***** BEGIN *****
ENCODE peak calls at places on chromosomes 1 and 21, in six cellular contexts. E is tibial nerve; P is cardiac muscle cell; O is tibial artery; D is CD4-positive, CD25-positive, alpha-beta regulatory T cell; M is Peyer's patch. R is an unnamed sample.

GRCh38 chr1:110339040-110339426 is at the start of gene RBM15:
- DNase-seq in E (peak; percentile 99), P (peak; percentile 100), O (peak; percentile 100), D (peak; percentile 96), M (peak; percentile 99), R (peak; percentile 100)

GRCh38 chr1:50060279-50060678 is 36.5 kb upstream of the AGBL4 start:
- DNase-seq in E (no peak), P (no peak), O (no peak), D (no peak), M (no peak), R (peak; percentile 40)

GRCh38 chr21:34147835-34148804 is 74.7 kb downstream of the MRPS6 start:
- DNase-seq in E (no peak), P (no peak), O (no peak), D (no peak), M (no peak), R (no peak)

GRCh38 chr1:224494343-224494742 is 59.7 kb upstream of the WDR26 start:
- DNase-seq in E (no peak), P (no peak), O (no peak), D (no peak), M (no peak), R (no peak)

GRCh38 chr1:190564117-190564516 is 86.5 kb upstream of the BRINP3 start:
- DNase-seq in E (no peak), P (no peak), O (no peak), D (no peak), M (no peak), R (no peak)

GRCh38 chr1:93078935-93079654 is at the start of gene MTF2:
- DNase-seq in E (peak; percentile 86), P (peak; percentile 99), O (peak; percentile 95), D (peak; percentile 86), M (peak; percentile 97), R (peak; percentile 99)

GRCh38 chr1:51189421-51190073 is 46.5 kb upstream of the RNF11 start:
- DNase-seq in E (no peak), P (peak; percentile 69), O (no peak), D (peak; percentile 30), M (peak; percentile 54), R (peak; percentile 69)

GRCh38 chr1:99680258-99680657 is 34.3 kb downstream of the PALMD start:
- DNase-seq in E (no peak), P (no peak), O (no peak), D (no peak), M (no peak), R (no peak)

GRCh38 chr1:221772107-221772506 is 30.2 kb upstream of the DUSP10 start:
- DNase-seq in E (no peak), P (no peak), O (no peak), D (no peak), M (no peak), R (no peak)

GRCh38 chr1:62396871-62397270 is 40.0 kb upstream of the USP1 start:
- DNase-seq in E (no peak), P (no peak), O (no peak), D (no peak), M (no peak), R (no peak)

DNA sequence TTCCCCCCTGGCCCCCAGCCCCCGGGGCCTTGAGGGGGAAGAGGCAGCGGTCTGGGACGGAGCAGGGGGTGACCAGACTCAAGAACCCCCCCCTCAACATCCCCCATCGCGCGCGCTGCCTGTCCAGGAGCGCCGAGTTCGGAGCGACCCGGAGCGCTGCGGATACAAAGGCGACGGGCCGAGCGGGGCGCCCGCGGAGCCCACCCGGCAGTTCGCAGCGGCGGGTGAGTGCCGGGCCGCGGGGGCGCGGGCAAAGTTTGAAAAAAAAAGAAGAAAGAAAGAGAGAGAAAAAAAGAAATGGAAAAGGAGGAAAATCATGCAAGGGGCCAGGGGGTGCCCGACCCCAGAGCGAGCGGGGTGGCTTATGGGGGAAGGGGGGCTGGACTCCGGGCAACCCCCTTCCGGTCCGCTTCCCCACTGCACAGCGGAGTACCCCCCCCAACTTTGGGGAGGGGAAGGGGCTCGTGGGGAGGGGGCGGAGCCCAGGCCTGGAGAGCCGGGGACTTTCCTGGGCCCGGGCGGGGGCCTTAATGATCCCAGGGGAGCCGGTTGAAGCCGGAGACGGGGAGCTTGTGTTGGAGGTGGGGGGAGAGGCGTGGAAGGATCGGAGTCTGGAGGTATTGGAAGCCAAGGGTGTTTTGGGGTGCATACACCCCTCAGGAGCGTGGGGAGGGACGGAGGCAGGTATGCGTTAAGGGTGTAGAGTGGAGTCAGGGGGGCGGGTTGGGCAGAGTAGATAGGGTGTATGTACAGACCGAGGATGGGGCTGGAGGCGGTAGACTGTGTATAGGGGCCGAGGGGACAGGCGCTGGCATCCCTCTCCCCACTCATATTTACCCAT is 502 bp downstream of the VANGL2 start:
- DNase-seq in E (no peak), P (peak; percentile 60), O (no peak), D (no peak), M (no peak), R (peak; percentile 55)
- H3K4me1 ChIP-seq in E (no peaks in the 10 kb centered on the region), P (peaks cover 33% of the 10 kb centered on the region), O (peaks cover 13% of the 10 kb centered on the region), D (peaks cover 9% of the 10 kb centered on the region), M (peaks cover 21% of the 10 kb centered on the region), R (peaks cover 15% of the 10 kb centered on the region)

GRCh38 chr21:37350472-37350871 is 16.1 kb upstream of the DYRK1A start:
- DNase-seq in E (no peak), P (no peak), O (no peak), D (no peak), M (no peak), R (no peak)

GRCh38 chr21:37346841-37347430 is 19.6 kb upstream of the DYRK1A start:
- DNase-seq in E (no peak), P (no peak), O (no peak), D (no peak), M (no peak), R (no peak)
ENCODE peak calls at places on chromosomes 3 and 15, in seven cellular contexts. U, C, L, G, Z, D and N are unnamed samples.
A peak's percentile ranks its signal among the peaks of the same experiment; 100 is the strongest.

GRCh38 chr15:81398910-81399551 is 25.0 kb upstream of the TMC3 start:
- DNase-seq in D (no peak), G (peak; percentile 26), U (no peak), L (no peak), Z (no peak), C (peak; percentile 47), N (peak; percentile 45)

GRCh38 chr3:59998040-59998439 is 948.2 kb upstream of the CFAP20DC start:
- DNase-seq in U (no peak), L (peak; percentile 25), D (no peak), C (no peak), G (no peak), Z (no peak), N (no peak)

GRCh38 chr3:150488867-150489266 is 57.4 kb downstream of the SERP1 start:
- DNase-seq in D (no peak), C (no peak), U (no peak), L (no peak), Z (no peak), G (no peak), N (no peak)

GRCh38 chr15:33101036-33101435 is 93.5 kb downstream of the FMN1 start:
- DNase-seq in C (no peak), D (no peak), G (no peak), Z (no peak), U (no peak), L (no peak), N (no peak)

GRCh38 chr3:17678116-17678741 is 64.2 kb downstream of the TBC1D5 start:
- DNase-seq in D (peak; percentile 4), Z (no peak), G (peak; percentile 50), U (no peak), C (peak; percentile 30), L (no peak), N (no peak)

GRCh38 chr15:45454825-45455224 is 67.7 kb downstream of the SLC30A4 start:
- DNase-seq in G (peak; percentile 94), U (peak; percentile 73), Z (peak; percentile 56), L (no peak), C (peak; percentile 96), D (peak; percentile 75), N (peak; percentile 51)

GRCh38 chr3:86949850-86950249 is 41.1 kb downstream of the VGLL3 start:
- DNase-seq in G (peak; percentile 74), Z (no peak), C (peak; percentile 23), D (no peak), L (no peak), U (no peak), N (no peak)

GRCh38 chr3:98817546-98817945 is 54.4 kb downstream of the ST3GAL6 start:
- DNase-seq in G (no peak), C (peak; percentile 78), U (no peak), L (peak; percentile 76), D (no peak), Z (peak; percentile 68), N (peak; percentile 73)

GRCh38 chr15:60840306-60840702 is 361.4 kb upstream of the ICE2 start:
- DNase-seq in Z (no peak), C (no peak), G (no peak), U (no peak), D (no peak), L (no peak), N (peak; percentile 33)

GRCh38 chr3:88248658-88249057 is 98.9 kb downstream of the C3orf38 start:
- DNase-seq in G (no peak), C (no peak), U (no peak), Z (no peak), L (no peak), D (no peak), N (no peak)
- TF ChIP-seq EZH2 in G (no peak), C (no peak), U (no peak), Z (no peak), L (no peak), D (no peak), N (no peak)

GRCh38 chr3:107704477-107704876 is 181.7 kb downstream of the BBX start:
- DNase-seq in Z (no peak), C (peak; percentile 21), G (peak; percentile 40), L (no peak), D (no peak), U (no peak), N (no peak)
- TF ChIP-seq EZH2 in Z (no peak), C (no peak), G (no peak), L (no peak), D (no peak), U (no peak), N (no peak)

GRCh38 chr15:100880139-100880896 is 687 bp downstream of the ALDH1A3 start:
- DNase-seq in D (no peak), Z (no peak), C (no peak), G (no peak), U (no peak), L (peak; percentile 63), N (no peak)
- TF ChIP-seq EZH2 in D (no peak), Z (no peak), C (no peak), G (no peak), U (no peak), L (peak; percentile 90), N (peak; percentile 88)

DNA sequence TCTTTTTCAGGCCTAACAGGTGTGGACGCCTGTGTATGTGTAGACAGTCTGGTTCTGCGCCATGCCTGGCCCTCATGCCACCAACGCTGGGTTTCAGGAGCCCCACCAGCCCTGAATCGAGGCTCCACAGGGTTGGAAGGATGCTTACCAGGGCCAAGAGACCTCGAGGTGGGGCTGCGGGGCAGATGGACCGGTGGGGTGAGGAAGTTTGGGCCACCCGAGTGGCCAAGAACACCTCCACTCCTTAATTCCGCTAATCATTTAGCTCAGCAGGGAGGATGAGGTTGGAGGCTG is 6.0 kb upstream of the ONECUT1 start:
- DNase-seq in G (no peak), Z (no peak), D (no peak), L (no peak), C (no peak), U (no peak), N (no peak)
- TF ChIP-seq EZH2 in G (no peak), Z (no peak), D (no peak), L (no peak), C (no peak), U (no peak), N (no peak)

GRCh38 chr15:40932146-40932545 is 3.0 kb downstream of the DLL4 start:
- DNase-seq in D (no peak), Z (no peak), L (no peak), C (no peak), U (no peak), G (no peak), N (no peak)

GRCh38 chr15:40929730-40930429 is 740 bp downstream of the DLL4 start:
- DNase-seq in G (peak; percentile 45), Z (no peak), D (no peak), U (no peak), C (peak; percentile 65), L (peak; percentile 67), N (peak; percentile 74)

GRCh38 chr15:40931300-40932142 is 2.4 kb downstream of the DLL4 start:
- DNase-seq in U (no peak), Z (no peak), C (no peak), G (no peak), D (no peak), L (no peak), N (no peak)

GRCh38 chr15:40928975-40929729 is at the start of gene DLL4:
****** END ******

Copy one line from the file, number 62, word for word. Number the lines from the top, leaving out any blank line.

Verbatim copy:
- DNase-seq in D (no peak), Z (no peak), L (no peak), C (no peak), U (no peak), G (no peak), N (no peak)